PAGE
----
Community Indicators for Your Community

Real, lasting community change is built around knowing where you are, where you want to be, and whether your efforts are making a difference. Indicators are a necessary ingredient for sustainable change. And the process of selecting community indicators -- who chooses, how they choose, what they choose -- is as important as the data you select.

This is an archive of thoughts I had about indicators and the community indicators movement. Some of the thinking is outdated, and many of the links may have broken over time.

Saturday, January 24, 2009

PPMRN Conference

I'm at Rutgers, attending the Public Performance Measurement & Reporting Network's Second Annual Public Performance Measurement and Reporting Conference and having a great time. The discussion has been lively and the presentations, for the most part, thought-provoking. The conference organizers are promising to have the presentations available online fairly shortly, and are recording each session in order to put the audio online as well -- though the presenters didn't always stay near the microphones/recording devices, so I don't know how well that will work.

Because the presentations should be available, I'll just share a couple of thoughts on Friday's sessions that I attended. (They had three workshops going on at any one time, so I had to pick and choose what I could attend, which is another reason I'm looking forward to the other presentations being made available.)

It became clear in the first session that "performance reporting" and "performance budgeting" and "performance management" and "performance measurement" were terms used by different presenters to mean related, but different, things. For example, one speaker defined performance budgeting as "requiring strategic planning by executive agencies, the development of goals and objectives, performance measurement development, reporting, benchmarking, and the evaluation of performance." Others saw performance budgeting as a piece of that picture, part of a system of performance management. David Ammons questioned whether performance management was a system or an act, and pointed to acts of performance management. It was heady discussion.

But I was there primarily to understand and talk about two things: how data are used to improve decision-making and policy, and how citizens get involved in the process. I was pleased to see those two topics visited by nearly every speaker, with a range of opinions associated with how citizens could be involved in government performance measurement. Some of the roles they described for citizens were:

  • Audience. From most of the people I heard, government performance measures of some sort ought to be reported out to the people served by government. One speaker said it was the professional thing to do. Others were concerned that it might be too much information for citizens to understand, but there was general agreement that some level of information needed to be provided to the public and not just used for internal efficiencies and management purposes. (One attendee raised the point that there could never be too much data for the citizens, which I found heart-warming, but we were all largely data-interested folks there anyway.)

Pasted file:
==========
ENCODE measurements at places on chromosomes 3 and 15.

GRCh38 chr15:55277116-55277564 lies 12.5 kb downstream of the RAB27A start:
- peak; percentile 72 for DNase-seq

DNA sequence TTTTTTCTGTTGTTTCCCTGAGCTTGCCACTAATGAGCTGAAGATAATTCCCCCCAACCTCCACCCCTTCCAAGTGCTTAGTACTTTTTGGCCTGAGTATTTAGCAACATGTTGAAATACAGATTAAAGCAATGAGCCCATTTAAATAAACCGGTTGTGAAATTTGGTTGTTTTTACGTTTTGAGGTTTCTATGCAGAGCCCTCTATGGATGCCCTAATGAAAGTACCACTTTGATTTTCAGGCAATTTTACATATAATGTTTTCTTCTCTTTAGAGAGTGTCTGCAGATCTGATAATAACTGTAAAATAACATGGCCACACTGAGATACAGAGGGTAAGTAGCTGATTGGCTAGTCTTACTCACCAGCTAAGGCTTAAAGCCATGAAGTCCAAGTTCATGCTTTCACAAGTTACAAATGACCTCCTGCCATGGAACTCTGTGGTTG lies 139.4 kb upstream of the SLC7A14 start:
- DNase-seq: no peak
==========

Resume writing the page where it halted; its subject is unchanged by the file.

• Survey respondents. We had some great presentations about the use of survey data and citizen responses as part of a performance reporting and management system. I particularly enjoyed (and recommend) Gregg Van Ryzin's work on analyzing citizen surveys for derived importance -- it's a different way of looking at the data that helps understand and create priorities.
  • Advocates for change. We heard of some performance management systems that were created because the citizenry demanded better performance of government.
  • Voters. We also heard of the filter some elected officials use in evaluating performance management reporting and budgeting systems -- "how will this help me get re-elected?" The role of citizen as voter has to be part of the list, because of this impact on how performance management reporting happens.
  • Participants in defining measures. A couple of speakers went farther to talk about how to involve citizens in defining what should be measured. I recommend Natasha Mihal's presentation from San Francisco as well as the Citizen Engagement presentation from Jacksonville -- yes, that's mine. Here's my particular bias: citizens can do more than just read a report or answer the phone when you want to know what they think. They can (and should) be full participants in the process. But you already knew that's what I thought ...
  • Users of information to improve the community. This role goes hand in hand with the one above. If it's government's information, it holds government accountable to fix a problem defined as a government responsibility. If it's the community's information, the citizenry can be brought in as partners to address a shared community problem, in which government has a role to play. That's my personal soapbox, but it was validating to hear the results in San Francisco where citizen involvement and improved government performance reporting went hand in hand.

Today should be even more interesting. If you're at the conference and are reading this, I welcome your feedback into the big topics I missed. (I also need to write about David Ammons' extended analogy of the forest of hardwood and softwood trees facing the storm.) If you weren't, your feedback is welcome anyway.


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